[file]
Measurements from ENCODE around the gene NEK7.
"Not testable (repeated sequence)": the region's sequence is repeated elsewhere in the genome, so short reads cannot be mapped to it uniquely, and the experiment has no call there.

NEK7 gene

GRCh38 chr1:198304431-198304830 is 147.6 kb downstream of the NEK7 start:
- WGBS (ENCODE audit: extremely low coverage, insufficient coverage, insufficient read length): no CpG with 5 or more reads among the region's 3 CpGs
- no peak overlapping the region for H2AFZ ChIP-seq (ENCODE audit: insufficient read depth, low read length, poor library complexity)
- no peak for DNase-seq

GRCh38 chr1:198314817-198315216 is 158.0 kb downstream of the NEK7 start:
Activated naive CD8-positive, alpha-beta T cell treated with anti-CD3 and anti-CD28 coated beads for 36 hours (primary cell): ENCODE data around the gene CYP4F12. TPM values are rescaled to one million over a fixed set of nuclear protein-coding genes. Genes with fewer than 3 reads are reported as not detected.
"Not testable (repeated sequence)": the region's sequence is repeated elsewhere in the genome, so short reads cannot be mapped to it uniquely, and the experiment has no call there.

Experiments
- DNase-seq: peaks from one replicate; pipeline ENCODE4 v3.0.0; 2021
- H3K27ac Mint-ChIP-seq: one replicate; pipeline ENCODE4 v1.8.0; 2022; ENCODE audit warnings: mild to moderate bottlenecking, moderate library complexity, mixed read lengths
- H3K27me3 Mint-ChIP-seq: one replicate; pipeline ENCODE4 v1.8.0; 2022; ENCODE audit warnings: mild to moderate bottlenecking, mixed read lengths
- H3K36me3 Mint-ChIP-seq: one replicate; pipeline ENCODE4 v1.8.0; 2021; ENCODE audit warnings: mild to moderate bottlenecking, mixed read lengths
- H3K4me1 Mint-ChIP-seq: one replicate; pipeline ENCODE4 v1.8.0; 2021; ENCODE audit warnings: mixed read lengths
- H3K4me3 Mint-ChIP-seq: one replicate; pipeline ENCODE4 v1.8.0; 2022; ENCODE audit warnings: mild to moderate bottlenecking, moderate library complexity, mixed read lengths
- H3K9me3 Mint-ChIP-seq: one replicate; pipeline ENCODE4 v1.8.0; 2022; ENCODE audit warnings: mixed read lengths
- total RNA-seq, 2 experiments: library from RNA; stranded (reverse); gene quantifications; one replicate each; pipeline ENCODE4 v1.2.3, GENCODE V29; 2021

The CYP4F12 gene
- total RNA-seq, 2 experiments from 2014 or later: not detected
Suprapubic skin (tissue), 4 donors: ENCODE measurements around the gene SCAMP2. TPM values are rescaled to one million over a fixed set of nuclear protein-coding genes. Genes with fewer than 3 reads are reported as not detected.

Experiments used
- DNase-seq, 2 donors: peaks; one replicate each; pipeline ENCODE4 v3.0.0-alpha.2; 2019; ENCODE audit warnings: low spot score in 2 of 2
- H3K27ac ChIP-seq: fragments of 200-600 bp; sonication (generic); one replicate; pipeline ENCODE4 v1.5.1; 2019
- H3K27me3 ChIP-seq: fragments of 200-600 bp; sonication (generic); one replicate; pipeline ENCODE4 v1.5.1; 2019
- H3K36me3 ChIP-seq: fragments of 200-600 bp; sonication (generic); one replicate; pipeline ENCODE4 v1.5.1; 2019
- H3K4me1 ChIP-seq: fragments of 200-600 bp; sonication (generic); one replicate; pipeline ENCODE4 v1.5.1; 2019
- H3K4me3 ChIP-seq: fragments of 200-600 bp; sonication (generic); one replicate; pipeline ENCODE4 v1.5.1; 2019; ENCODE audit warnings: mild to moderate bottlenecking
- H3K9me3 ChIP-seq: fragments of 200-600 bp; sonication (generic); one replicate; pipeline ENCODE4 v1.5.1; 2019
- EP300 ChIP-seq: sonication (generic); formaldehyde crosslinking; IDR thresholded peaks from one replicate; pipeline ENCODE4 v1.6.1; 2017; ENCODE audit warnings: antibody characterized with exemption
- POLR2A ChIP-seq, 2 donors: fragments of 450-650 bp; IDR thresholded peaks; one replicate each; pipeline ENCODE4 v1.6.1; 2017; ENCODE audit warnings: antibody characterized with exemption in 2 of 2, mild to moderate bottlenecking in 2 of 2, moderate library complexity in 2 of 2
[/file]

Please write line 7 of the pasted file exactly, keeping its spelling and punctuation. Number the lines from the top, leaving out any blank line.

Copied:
- no peak for DNase-seq